configuration

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configuration

 [kon-fig″u-ra´shun]
1. the general form, shape, or appearance of an object.
2. in chemistry, the arrangement in space of the atoms of a molecule.

con·fig·u·ra·tion

(kon-fig'yū-rā'shŭn),
1. The general form of a body and its parts.
2. chemistry the spatial arrangement of atoms in a molecule. The configuration of a compound (for example, a sugar) is the unique spatial arrangement of its atoms such that no other arrangement of these atoms is superimposable thereon with complete correspondence, regardless of changes in conformation (that is, twisting or rotation about single bonds); a change of configuration requires the breaking and rejoining of bonds, as in going from d to l configurations of sugars. Compare: conformation.

configuration

(kən-fĭg′yə-rā′shən)
n.
The arrangement of parts or elements in a pattern or form, as:
a. Chemistry The structural arrangement of atoms in a compound or molecule.
b. Computers The way in which a computer system or network is set up or connected.
c. Psychology Gestalt.

con·fig′u·ra′tion·al·ly adv.
con·fig′u·ra′tive, con·fig′u·ra′tion·al adj.

configuration

[kənfig′yərā′shən]
Etymology: L, configuare, to form from
the hardware, software, and peripherals assembled to work as a computer unit for a specific situation or purpose.

con·fig·u·ra·tion

(kŏn-fig'yūr-ā'shŭn)
1. The general form of a body and its parts.
2. chemistry The spatial arrangement of atoms in a molecule. The configuration of a compound (e.g., a sugar) is the unique spatial arrangement of its atoms, on which no other arrangement of these atoms can be superimposed with complete correspondence.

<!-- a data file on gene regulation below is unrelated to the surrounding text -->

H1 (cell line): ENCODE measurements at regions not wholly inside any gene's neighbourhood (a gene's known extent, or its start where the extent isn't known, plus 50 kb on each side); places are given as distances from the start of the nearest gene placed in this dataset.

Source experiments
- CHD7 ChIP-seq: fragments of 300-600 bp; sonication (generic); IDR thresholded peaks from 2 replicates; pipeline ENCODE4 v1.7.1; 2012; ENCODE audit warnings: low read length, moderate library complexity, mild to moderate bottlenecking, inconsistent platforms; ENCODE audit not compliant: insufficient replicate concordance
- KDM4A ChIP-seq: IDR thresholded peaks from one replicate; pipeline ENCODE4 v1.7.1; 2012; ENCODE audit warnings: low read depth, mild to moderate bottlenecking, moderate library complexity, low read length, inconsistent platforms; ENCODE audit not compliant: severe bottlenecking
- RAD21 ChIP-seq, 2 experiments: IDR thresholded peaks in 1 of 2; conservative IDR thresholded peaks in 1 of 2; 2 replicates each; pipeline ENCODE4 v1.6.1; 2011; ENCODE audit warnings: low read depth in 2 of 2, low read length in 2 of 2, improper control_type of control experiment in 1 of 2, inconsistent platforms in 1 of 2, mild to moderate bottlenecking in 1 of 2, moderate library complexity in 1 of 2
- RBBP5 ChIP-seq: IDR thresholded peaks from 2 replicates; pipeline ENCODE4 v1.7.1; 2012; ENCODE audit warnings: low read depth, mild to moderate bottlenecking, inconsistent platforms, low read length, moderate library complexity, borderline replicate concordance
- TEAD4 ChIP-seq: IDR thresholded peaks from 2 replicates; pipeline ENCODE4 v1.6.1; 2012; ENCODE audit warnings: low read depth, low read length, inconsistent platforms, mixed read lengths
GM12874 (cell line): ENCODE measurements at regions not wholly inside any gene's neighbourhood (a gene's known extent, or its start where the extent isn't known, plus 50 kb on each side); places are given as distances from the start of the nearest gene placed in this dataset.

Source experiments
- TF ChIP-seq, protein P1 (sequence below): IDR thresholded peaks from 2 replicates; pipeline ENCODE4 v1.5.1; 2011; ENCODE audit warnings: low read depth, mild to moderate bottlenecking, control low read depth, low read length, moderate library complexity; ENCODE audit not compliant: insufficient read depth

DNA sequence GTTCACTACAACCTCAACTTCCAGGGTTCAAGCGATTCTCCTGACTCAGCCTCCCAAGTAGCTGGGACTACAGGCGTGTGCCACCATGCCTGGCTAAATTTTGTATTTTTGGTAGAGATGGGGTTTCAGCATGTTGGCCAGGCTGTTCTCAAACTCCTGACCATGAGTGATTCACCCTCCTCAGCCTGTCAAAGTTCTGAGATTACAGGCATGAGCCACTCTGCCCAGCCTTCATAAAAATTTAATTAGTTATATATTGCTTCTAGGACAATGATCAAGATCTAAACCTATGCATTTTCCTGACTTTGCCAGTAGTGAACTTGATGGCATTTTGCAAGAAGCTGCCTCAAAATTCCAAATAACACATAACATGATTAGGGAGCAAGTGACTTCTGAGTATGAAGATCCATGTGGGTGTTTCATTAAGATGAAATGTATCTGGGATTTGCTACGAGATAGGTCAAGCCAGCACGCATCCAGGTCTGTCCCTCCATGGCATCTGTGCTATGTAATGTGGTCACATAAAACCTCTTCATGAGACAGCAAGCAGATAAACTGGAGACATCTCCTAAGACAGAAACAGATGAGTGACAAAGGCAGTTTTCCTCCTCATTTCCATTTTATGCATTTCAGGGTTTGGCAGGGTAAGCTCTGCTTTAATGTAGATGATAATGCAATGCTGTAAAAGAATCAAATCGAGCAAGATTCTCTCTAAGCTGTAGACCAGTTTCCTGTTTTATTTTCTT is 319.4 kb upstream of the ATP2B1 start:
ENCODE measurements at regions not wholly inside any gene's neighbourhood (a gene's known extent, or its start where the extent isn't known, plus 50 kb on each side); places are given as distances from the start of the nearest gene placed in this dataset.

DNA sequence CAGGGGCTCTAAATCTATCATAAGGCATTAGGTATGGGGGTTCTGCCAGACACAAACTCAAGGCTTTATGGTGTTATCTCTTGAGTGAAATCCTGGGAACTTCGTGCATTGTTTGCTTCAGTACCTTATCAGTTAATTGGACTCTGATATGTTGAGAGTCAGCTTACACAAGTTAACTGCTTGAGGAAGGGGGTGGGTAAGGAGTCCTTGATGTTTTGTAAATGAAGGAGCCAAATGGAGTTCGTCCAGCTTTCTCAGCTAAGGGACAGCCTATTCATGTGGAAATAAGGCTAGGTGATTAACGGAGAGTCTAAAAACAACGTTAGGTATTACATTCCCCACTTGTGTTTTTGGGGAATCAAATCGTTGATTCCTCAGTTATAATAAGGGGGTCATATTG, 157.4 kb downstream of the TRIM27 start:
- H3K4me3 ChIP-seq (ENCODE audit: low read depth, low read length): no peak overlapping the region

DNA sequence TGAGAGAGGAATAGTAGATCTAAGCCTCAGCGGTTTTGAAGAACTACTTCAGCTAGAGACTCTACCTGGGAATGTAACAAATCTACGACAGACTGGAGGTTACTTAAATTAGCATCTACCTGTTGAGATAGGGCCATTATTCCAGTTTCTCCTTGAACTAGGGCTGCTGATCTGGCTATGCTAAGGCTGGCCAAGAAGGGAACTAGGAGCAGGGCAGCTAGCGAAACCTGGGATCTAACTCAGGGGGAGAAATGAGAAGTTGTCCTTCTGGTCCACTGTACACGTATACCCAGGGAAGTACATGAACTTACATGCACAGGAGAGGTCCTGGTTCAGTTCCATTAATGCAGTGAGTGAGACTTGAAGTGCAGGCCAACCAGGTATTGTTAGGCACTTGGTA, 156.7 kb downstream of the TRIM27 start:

Compare: conformation

configuration

1. in anatomical terms the general form of a body.
2. in chemistry, the arrangement in space of the atoms of a molecule.
References in periodicals archive ?
Peter Martyr similarly distances the sacramental figuration he embraces from dramatic fiction as he seeks to rationalize why some of the Patristic writers spoke of the sacrament in an "unpossible" or realistic way.
Figurations of sodomitical royal patronage -- in literary fictions and libels -- reflect this concern.
The chapters move chronologically, from Plath to Howe, but they also can be grouped so as to highlight the three kinds of figuration that are central to Keniston's account.
Abstraction and figuration tear at their very seams.
Again, the detail in the figuration is utterly realistic, while the colors are not so restricted.
Between stanzas, the piano returns to the opening figuration and then repeats the sequence of sections, ending with a very fast coda.
But somehow, Gavin says, drawing and figuration in the traditional sense fell out of favour in the mid-20th century.
Both use visual motifs: figuration through weaving in one case and through cinematography in the other.
Within the exhibition, viewers will witness the progression of Shaikh Rashid's work from landscape to figuration, from figuration towards abstraction and finally, to convex art.
As against common language use, with its wealth of cliches and idioms, and the so-called "literary language" characterized by a heightened figuration and denser rhetoric, Beckett's texts decreate literary works that redefine the act of reading; they constitute events by virtue of linguistic surfaces that work as blanks, writings without style, (2) forever striving towards pure denotation, the perfected present of writing.
In the middle section, the left-hand figuration changes to a two-note pattern creating a lilting and cheerful mood.
Generally speaking, the evolution of this figuration reflected a changing balance of power due to the relative decline of the old nobility.